Lynn, Harrison H.; J.E. Hull; [Anti-Vaccination League of Canada]. The Crime of the Century (Canadian Edition): An Exposure of the Inner Methods of the American Medical Association ; with a Public Invitation to Deny the Charges if they Dare. Toronto, Ontario, Canada & Battlecreek, Michigan, United States of America: [Anti-Vaccination League of Canada] | The Truth Teller Publishing Co. (Battlecreek, Michigan), N.D. [Circa 1915]. Canadian Edition. pp. 16. 8vo., measuring 5.25″ x 7.75″. Plain, twice-stapled, self-wrappers bearing the crest of the organization to the lower margin of the front cover. A few light spots of foxing to the front cover, else, near fine. Exceptionally rare in commerce, our offering being the only extant copy available at time of cataloguing. Equally scarce amongst institutional holding with the present offering, the Canadian Edition, unrecorded in OCLC. See OCLC #14788285 recording only but two instances of the American iteration of the present publication. Wrappers.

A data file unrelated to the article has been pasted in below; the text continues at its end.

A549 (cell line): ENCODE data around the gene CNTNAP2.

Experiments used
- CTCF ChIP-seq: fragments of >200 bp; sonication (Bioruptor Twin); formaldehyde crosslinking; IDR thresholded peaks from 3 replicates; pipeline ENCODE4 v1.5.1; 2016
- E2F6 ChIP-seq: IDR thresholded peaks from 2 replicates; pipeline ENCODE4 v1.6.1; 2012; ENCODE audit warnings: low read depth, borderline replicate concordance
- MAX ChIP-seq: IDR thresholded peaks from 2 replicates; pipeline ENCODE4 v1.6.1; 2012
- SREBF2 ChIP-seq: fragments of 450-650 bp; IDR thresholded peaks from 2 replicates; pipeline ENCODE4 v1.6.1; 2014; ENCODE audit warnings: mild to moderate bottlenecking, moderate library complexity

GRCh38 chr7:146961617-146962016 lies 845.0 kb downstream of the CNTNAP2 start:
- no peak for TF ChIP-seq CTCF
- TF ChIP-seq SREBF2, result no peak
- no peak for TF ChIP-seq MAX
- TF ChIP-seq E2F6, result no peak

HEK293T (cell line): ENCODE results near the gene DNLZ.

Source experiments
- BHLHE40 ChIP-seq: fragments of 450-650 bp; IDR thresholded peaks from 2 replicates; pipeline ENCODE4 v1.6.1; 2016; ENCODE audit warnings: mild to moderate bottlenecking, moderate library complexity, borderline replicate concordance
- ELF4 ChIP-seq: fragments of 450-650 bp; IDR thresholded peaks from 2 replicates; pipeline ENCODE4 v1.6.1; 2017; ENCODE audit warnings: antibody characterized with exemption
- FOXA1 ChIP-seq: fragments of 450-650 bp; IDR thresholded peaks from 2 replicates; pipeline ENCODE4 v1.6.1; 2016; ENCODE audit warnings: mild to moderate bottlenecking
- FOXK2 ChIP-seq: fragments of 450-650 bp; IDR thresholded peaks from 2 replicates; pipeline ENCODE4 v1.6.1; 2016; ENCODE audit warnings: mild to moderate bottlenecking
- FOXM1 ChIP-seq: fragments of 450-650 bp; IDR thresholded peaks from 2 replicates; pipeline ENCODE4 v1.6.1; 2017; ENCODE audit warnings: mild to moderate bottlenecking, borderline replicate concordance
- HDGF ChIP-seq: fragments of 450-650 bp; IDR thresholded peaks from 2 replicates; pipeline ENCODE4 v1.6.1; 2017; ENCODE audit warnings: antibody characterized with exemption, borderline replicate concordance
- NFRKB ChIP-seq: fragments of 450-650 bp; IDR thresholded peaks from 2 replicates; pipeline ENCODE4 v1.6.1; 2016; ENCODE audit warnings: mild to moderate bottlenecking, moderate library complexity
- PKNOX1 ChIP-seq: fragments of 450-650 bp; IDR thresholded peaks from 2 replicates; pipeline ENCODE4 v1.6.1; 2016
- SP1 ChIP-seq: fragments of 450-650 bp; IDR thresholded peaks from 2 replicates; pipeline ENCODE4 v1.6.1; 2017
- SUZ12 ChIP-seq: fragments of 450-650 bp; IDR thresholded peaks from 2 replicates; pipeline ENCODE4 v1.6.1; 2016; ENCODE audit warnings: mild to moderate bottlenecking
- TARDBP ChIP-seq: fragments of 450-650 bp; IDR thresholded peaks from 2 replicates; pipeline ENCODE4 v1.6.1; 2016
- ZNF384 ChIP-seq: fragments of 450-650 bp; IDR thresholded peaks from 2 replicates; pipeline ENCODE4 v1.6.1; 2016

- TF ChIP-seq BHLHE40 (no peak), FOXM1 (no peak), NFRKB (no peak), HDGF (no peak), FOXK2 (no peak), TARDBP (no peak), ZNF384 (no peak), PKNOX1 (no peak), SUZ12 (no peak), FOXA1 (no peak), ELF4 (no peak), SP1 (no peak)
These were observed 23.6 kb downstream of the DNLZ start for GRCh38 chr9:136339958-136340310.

Published prior to the onset of the devastating 1918 influenza pandemic, colloquially referred to as the Spanish flu, the present pamphlet offers a searing indictment of the motives of the American Medical Association in their wide-ranging efforts at mass inoculation of the public against the blights of influenza, smallpox, etc. Alleging profits, hidden agendas, and devoting significant sections to an individual’s right to choose whether to be vaccinated, this “treatise” offers a stern condemnation of the perceived and real infringements of choice relating to one’s bodily autonomy. Remarkably prescient, it is reminiscent of the rhetoric and rationale employed by modern anti-vaccine advocates, who, like the author, vigorously and vehemently question the legal and moral rationale for mass vaccination. Katherine Arnup notes in ‘”Victims of Vaccination?”: Opposition to Compulsory Immunization in Ontario, 1900-90’: “On 18 January 1900, the Anti-Vaccination League of Canada was formed. Modeled on the British antivaccinationists, and using much of their “argumentation, methods and publication”, the Anti-Vaccination League set out to secure the repeal of all compulsory vaccination legislation. It is important to recognize that during these years opposition to compulsory vaccination was effectively a mass movement. At the height of the controversy, the issue was featured in Toronto newspapers on a daily basis. While actual membership in the League may have numbered only in the hundreds, thousands more supported their efforts, attending rallies, and signing petitions. Included among its members and supporters were politicians, workers, homeopaths, small businessmen, and even a few doctors. The issue clearly struck a responsive chord in the hearts of many Canadians of the day.” [Retrieved, April 6, 2021]. (#4758) $375.00